Barry Zito Changes Outlook, Giant Pitching Performance Follows
Barry Zito has been known as a slow starter throughout his career. Since he came over to San Francisco, fans have come to the conclusion that he's not worth watching until July.
But in 2010, a new mindset and new approach has quickly led him to the front of the pack of National League pitchers. With Brian Wilson's first blown save of the year falling after a brilliant start by fellow fast starter Tim Lincecum, Zito is now first on the team with 4 wins in five starts.
In those five starts, Zito has been more or less dominant. All five outings have been quality starts. His ERA is a paltry 1.53, and opposing hitters are managing a measly .167 average against him.
Most impressively, Zito has struck out 24 in 35.1 innings while only walking 11. Never really a strikeout pitcher, Zito has emerged this year as more than able to strike guys out and also getting strikeouts in key situations. And when was the last time Zito went eight innings in back-to-back starts?
Many feel that this year, he's finally starting to pitch like he deserves his 7-year, $126 million contract. But if you look at his recent history, this year's progress has actually been a couple years in the making.
In 2006, Barry Zito was basically signed to take the place of Barry Bonds. The Giants brass basically figured that, since the Giants already had a chant for Bonds, they could use it for Zito without having to learn anything new. But it has taken four long years for Zito to hear that chant coming from the home crowd.
Remember, he was expected to be the ace of the staff and the anchor of the rotation. Yet as I have said before, when he had all of his great years in Oakland, including his Cy Young year in 2002, he was pitching BEHIND Mark Mulder and Tim Hudson. Although one of the Three Aces, Barry Zito had never been the centerpiece of a team.
This immense pressure, and that of signing the largest contract for a pitcher in history, weighed down on Zito heavily, and that showed in his pitching. He wasn't pitching like he used to, and even tried reinventing his pitching motion in 2008.
But that all changed when Tim Lincecum came to town. With Lincecum becoming the Giants ace almost overnight, a lot of that power shifted from Zito. After Lincecum brought home his second Cy Young award, the expectation of Zito to assume the ace position faded.
And although some players might love that spotlight, Barry did not. This year he changed zip codes in the locker room, moving from Barry Bonds' old locker at the front of the locker room to Rich Aurilia's old locker on the opposite side. Lincecum took over Bonds locker.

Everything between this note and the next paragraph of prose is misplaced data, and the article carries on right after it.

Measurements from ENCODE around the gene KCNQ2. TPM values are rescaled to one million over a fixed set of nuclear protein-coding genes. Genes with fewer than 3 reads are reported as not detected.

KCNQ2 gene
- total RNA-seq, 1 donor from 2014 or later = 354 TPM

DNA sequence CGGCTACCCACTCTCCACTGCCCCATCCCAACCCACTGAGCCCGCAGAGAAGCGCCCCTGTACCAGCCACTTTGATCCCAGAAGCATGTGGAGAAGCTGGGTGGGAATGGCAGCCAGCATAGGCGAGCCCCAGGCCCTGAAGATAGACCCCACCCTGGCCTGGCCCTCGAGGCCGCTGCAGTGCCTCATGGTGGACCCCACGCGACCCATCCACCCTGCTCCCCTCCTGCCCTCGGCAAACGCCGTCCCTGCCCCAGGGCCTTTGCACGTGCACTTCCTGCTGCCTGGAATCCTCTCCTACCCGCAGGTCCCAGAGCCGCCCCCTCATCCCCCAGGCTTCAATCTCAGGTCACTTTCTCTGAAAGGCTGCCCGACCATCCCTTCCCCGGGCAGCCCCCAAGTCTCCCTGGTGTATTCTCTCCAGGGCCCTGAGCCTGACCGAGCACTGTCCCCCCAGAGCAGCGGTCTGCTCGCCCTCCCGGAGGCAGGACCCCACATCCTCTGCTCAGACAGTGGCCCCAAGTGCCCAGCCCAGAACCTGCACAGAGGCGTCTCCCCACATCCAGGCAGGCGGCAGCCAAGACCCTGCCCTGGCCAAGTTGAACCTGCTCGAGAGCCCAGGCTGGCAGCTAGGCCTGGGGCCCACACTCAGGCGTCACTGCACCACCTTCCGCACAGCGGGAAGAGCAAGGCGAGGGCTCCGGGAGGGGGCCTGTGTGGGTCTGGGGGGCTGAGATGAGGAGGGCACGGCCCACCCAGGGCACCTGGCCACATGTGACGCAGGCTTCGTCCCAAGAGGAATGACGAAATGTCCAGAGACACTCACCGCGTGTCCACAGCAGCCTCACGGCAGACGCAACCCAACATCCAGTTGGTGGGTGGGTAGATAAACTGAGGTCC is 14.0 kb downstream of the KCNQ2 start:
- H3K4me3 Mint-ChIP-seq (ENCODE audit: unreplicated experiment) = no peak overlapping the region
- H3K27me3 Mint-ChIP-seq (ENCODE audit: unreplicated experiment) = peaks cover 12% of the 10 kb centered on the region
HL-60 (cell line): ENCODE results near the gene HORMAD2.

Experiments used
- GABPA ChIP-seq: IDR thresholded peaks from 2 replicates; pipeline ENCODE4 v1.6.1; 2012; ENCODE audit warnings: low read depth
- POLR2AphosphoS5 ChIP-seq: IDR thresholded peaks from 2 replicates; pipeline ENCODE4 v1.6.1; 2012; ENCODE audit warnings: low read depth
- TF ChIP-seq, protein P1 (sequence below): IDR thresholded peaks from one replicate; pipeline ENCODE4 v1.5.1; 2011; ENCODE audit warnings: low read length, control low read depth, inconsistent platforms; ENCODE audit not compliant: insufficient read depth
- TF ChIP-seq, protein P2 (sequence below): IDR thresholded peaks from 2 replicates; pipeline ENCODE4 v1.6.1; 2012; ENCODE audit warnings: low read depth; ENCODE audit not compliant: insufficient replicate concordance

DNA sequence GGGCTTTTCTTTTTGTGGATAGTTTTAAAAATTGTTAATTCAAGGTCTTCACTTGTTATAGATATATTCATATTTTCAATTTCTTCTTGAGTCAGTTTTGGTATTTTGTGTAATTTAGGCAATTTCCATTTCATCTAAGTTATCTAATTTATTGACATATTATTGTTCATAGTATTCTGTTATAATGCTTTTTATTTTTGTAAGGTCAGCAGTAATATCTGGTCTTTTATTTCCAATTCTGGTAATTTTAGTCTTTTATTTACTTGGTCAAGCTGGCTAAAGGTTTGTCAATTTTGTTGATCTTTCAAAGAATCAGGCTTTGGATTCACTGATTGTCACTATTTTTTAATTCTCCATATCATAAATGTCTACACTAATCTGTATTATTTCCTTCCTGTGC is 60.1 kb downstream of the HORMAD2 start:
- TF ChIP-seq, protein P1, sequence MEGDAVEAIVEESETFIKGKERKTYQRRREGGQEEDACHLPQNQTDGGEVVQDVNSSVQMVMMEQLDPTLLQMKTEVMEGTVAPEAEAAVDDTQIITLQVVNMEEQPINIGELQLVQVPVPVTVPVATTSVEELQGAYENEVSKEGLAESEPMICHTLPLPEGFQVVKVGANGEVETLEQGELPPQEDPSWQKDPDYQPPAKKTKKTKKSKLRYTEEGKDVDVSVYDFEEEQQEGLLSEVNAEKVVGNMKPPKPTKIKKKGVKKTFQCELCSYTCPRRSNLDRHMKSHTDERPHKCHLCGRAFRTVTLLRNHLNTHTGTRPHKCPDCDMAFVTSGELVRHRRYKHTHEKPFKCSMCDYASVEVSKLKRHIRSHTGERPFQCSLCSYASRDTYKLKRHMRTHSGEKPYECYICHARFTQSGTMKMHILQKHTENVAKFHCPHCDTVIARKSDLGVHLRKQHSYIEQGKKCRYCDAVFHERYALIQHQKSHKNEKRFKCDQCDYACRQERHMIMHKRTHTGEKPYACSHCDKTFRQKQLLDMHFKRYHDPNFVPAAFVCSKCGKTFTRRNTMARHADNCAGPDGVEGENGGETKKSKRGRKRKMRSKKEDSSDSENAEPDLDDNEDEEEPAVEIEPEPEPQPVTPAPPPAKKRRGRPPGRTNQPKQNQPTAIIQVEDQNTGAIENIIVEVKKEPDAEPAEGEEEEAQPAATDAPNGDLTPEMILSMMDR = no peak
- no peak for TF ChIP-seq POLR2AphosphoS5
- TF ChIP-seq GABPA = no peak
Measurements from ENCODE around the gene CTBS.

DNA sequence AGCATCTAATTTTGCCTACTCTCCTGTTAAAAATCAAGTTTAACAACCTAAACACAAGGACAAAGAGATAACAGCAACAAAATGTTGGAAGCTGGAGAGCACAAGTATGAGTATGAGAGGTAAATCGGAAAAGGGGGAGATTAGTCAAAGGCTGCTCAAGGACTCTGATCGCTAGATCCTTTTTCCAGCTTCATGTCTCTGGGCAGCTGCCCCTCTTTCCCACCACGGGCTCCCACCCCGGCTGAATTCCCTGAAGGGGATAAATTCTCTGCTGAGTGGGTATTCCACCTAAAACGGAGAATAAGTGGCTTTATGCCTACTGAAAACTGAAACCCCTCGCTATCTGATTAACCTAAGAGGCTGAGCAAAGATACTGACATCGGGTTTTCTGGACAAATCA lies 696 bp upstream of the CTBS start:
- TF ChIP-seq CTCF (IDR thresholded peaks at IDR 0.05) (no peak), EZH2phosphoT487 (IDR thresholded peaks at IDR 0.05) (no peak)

It seems that the star of the team should take that locker, and I feel like it's safe to say that Zito understands that it's not his anymore. Instead, he's moved to the veteran side of the locker room.
Lincecum is surrounded by kids his own age, sharing space with Sergio Romo and Pablo Sandoval. Zito is rubbing shoulders with Aubrey Huff, Mark DeRosa, and the longest-tenured Giant Matt Cain, who is mature beyond his years (actually YOUNGER than Lincecum). Never truly outspoken with the media, he can now openly defer to The Freak or The Panda while quietly going about his 4-0, 1.53 ERA business.
With Randy Johnson gone after 2009, Zito is no longer the ace of the staff, but the veteran presence with sage wisdom to impart. Although not the light-out stud, Zito is taking a balanced and tempering leadership role on a club that can get a little exuberant in their youthful energy.
He took the lead in his first spring start of the year, nailing Prince Fielder in the back in retaliation for his homerun celebration last year. Although not a flamethrower, Zito does have accuracy, and Fielder wore a bruise for a few days reminding him that it was no mistake.
Zito also quietly disagreed with those who praised Matt Cain and preferred him over Zito for the number two spot in the rotation. Although Cain has had his share of hard luck losses already this year, Zito has been the better pitcher and earned that number two spot.
It comes down to comfort. Zito is clearly more comfortable now more than ever to be wearing a Giants uniform. He's not under the microscope that he used to be under.
Zito and pitching coach Dave Righetti have figured out how to get rid of those problems that existed in year prior. He's throwing more confidently knowing that this year's Giants offense can actually score some runs behind him.
Although no one can expect him to continue this success all season, Zito is pitching like it's already July, gaining full midseason form here in April. If that's the Zito that comes out in May, I won't be surprised.
He's here for another three years (at least), so Giants fans, let's get used to some dirty curveballs and high socks, because Barry Zito's one of us now. He loves this team and this city, and I think it's time we repaid the favor.
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